In 1816 a new vicar replaced Rev Keyt. He was Rev. Frederick Master MA, who served from June 1st of that year throughout the period covered by this chapter. He was a man of many qualities, some good and some bad, but his time was characterised by a number of disputes of 'parson versus people'. His ministry has been described as being 'long and turbulent' because of his' most unfortunate manner'1 .
In 1817 a branch of The Countess of Huntingdon's Connexion was established in Runcorn and its members were worshipping in a chapel in St. John Street in the following year2 . The Congregationalists met from 1829 in various houses. In 1830 they opened a school and in 1832 a chapel which were both dedicated to St. Luke. In 1835 a substantial chapel, Bethesda, was built in High Street opposite Camden House. The chapel cost £6,000 and this cost was met by John Tomkinson, the local quarry owner. Later a school room was opened in Vicar Street3 .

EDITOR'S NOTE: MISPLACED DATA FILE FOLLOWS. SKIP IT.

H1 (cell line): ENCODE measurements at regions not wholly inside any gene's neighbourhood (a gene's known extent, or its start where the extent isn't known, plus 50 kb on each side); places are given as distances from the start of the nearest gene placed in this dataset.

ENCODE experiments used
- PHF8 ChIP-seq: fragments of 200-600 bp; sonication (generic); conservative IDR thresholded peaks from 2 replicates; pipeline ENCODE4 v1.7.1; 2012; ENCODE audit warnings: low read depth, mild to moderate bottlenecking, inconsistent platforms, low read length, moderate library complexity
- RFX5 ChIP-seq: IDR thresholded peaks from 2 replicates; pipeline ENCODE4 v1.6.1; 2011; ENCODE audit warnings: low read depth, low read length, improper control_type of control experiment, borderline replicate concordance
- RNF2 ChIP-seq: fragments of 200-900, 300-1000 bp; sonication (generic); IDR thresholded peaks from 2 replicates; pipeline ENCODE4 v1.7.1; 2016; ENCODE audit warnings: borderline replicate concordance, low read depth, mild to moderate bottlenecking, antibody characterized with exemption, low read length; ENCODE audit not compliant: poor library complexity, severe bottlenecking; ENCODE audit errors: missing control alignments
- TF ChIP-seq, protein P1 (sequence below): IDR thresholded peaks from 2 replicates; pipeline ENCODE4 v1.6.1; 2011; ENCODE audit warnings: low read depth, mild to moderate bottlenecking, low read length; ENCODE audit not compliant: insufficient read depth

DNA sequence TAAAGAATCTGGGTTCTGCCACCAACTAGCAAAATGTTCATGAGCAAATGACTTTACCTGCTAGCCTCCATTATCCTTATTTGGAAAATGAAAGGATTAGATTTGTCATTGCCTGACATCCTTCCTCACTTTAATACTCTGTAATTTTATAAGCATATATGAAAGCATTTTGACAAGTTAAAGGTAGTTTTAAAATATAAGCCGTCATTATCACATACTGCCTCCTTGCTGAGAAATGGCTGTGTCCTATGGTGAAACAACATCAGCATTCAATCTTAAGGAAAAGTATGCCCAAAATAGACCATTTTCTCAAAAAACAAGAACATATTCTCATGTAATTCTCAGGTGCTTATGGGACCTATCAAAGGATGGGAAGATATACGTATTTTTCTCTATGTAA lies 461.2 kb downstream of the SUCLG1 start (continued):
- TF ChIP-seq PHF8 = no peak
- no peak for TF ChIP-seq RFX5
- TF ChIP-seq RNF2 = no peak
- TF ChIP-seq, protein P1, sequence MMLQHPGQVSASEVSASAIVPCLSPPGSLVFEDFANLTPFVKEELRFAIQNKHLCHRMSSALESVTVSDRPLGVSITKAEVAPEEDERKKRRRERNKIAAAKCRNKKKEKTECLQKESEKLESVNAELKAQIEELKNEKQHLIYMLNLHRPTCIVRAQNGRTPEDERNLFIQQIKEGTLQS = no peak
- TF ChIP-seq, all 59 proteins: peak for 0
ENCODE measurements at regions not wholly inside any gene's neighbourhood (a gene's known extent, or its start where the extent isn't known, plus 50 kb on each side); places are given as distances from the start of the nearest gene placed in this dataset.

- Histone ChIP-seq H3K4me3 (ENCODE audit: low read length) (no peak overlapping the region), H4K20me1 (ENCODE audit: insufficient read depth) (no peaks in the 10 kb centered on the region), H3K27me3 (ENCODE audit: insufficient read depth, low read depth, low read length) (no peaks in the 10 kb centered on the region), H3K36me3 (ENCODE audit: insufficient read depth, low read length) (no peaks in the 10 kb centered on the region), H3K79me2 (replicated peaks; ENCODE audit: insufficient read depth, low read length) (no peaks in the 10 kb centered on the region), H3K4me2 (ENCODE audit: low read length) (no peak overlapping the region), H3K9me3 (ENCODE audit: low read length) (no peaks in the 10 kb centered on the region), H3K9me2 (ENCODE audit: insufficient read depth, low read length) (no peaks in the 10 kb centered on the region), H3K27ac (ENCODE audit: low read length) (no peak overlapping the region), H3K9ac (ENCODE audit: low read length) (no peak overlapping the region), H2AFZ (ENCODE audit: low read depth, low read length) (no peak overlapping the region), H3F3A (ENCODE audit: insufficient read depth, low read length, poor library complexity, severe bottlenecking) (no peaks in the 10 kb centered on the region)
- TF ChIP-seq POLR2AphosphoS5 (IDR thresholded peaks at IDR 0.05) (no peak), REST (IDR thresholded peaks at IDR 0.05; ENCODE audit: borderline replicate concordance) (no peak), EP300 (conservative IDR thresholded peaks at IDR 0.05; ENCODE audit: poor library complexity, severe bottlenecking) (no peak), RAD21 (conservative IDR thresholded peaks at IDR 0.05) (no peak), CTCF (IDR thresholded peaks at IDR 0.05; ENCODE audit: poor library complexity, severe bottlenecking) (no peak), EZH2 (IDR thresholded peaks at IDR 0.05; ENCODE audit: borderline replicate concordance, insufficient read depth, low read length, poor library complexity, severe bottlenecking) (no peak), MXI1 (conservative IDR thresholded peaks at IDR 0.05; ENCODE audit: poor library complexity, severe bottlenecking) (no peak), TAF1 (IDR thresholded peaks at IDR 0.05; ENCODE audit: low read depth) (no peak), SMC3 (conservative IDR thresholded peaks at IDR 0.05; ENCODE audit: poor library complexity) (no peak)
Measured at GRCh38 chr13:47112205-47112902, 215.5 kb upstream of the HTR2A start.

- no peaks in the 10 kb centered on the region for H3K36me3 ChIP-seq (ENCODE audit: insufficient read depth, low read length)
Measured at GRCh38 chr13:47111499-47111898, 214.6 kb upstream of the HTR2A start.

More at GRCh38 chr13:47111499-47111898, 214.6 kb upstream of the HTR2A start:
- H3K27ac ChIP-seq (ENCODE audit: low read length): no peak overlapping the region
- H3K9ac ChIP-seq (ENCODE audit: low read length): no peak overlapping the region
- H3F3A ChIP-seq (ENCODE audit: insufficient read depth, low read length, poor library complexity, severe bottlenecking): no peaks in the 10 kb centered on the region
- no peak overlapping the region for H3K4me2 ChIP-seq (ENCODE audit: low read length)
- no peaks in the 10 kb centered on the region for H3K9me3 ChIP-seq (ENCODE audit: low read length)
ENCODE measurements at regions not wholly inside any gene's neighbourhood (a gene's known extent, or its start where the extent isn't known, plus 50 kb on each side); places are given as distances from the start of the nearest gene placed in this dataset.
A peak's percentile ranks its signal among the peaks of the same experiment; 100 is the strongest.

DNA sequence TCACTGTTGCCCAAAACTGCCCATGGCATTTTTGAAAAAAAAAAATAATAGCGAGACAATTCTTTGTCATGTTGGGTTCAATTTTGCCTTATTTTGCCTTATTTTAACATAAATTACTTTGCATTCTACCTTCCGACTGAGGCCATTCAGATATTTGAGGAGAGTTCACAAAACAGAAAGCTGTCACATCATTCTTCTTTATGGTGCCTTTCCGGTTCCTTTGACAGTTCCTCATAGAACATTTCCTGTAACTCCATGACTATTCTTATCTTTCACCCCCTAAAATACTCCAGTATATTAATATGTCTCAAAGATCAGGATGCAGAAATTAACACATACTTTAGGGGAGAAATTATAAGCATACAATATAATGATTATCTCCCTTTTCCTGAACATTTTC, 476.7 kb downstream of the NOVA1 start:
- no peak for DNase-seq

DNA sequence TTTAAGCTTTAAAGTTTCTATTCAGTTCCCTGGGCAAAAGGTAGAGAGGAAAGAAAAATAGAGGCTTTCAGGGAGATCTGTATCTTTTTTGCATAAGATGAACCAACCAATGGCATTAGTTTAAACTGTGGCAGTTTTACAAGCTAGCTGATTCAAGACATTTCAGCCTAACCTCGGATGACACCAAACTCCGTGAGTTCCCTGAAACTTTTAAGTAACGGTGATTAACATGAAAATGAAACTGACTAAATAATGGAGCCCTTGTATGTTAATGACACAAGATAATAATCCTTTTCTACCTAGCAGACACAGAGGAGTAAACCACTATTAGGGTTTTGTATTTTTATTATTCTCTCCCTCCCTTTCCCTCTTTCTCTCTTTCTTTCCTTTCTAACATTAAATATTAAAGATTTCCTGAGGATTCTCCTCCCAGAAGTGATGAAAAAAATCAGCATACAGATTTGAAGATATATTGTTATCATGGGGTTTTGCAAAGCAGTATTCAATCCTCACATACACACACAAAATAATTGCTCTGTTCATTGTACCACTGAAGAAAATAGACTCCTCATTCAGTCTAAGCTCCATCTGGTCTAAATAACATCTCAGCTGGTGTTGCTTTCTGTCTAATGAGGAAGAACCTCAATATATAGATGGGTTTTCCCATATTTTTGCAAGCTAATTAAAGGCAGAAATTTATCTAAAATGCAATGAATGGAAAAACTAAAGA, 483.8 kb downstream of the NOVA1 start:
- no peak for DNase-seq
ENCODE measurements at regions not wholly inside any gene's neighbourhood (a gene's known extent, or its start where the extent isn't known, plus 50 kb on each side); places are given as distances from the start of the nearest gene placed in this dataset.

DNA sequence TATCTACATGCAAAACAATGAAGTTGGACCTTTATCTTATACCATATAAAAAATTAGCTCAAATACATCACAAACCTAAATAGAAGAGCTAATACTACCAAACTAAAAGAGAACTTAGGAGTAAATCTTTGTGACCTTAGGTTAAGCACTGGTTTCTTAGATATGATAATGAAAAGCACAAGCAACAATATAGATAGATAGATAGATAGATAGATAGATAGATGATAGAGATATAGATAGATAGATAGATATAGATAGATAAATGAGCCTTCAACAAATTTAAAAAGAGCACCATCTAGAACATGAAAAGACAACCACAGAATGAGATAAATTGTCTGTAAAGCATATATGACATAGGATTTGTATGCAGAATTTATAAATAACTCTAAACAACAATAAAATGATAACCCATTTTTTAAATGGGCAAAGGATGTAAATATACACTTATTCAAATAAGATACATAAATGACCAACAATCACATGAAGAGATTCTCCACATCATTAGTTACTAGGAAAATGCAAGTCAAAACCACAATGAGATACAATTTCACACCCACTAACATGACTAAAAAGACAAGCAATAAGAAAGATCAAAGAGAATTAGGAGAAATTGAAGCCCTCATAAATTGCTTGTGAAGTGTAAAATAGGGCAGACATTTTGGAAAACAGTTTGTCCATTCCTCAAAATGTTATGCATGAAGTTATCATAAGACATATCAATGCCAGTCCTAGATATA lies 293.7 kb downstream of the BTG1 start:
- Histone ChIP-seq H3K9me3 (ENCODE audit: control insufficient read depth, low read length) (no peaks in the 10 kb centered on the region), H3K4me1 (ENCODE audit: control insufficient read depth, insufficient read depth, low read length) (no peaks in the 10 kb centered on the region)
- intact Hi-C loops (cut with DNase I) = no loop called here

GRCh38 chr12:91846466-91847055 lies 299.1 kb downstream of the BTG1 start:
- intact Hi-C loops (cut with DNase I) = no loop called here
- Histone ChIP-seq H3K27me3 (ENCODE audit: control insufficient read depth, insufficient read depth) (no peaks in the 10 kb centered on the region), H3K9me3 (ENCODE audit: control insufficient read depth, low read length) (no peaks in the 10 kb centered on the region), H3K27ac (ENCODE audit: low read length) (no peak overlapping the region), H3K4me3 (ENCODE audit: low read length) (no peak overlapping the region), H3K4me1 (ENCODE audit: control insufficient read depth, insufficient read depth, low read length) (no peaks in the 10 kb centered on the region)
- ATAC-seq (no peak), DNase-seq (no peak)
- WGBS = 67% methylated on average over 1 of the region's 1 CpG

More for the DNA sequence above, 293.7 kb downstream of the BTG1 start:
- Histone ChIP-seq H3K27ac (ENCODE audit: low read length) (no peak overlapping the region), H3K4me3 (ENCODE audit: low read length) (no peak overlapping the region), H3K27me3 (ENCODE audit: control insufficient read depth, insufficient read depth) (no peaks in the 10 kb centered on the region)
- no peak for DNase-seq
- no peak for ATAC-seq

In 1838 the Anglicans built another church, Holy Trinity, 'in a desire to build a place of worship where evangelical services could be held' as an alternative to the parish church. The Johnson brothers played a large part in establishing this church, paying substantially towards its building and subsequently in running it4 . An associated Sunday school was built the following year. Holy Trinity became a separate parish in 18405 .